The 75th anniversary of VJ Day – which effectively ended the Second World War – has been commemorated with a series of events honouring those who fought in the Far East.
A televised remembrance service took place at the National Memorial Arboretum in Alrewas, Staffordshire, where a two-minute silence was led by the Prince of Wales and Duchess of Cornwall at 11am.
Prime Minister Boris Johnson read the Exhortation before the silence, which was followed by a Battle of Britain Memorial Flight flypast over the arboretum.
Richard Day, 93, from north London, who was involved in the decisive Battle of Kohima in north-east India which marked a turning point in the Far East land campaign, was among about 40 veterans at the ceremony of remembrance.
Mr Day, of the Royal Welch Fusiliers, served in the forces which relieved Kohima and Imphal.
He told of how he contracted malaria and dysentery at the same time, while fighting a highly determined enemy.
He said: "I think the worse part was crossing rivers at night, it was cold at night – then all night in wet clothes and wet equipment, still having to move about.
"They (the Japanese) were very determined for their emperor.
"It was a glory for them to die for their emperor. They didn’t appear to have any fear at all."
Charles and the duchess laid poppy posies and wreathes at the Kwai Railway Memorial, while veterans looked on from benches dotted around the memorial, to maintain social distancing.
Earlier, the Queen and the Duke of Edinburgh in a special message gave "grateful thanks" to all those who fought for the Allied nations.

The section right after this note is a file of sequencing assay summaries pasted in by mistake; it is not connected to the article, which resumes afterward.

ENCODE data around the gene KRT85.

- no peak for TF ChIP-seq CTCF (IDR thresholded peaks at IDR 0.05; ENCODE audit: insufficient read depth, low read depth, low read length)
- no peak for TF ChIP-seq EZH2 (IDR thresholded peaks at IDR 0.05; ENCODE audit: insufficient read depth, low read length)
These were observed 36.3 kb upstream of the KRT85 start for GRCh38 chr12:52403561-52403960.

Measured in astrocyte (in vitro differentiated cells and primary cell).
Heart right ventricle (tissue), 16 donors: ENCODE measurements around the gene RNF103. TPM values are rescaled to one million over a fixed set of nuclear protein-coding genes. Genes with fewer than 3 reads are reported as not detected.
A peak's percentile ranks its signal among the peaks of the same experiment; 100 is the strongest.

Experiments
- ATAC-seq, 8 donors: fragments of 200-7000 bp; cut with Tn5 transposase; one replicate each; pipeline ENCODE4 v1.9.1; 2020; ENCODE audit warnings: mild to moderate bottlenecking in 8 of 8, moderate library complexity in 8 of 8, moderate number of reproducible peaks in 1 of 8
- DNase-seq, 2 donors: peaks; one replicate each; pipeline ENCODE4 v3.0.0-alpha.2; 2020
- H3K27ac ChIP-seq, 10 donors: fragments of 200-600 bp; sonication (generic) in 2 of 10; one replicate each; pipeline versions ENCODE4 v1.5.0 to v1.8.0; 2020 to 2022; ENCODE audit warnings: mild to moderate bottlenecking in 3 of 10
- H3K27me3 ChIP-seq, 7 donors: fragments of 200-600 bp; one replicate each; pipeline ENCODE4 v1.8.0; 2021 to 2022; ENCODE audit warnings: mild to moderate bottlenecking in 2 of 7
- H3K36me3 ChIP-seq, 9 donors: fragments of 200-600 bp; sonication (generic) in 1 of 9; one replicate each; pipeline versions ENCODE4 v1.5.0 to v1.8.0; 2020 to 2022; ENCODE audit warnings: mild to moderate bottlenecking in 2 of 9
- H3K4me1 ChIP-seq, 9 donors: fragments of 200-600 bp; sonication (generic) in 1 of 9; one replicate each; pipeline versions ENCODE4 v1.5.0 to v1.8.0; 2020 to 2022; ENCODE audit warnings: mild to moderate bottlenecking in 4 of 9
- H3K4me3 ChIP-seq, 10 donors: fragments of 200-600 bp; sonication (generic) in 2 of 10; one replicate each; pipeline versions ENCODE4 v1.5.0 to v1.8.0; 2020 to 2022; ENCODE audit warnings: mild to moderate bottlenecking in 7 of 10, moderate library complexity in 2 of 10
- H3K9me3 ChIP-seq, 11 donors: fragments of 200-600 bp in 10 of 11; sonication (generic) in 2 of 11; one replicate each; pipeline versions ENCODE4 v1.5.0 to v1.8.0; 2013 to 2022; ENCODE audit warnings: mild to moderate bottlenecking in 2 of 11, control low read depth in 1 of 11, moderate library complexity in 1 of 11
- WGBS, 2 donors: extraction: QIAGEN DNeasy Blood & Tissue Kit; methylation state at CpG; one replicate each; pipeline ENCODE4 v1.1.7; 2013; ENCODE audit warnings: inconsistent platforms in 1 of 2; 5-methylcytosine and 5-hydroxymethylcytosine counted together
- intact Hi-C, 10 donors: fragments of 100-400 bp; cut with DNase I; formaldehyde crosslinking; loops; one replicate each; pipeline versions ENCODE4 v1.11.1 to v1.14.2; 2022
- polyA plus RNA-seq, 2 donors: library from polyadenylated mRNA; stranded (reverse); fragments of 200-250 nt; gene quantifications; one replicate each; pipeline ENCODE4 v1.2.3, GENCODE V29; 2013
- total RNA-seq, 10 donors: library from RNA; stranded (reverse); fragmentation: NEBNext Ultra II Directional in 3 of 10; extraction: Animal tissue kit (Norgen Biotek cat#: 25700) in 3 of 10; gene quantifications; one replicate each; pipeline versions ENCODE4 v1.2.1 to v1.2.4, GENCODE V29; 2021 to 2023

Prince Philip, 99, a Royal Navy officer during the war, also featured alongside other veterans on a number of large screens across the UK, including the Piccadilly Curve, in a photo-montage showing veterans today and when they served.
The COVID-19 pandemic has meant tributes to mark the landmark anniversary have been organised online and in television.
The Duke of Cambridge is to appear on screens across the country in VJ Day 75: The Nation’s Tribute, a pre-recorded BBC programme filmed at Horse Guards Parade.
Developed with the Ministry of Defence, and involving 300 Armed Forces personnel, the scheduled programme will be broadcast at 8.30pm.
WATCH: "To all who served, we thank you": World leaders pay tribute to those who fought in the Second World War.
Speaking ahead of the ceremony at the National Memorial Arboretum, Chief of the Defence Staff, General Sir Nick Carter, told Forces News: "The priority for the last three years of the war was very much about the defeat of Germany, and we stepped through VE Day back in May this year.
"But the Far East was important and it's still important."
Small poignant ceremonies took place across London to begin the day, including a piper playing Battle’s Over at the Imperial War Museum’s HMS Belfast at sunrise, as part of a tribute entitled Waking Up To Peace.
Defence Secretary Ben Wallace was joined by military chiefs as he laid a wreath at the Cenotaph, Whitehall, London, on Saturday morning.
In a first since the London 2012 Olympic and Paralympic games, the RAF’s Red Arrows had scheduled a UK-wide tour with flypasts to take place over the four nation’s capital cities.
However, the flypasts over London, Edinburgh and Cardiff were cancelled due to poor weather, the Ministry of Defence said.
The Red Arrows flew over Glasgow Prestwick Airport, where the aircraft landed to greet three Second World War veterans, and the scheduled flight over Belfast city centre took place at 2pm.
Cover image: The Prince of Wales and the Duchess of Cornwall lay flowers during the national service of remembrance at the National Memorial Arboretum (Picture: PA).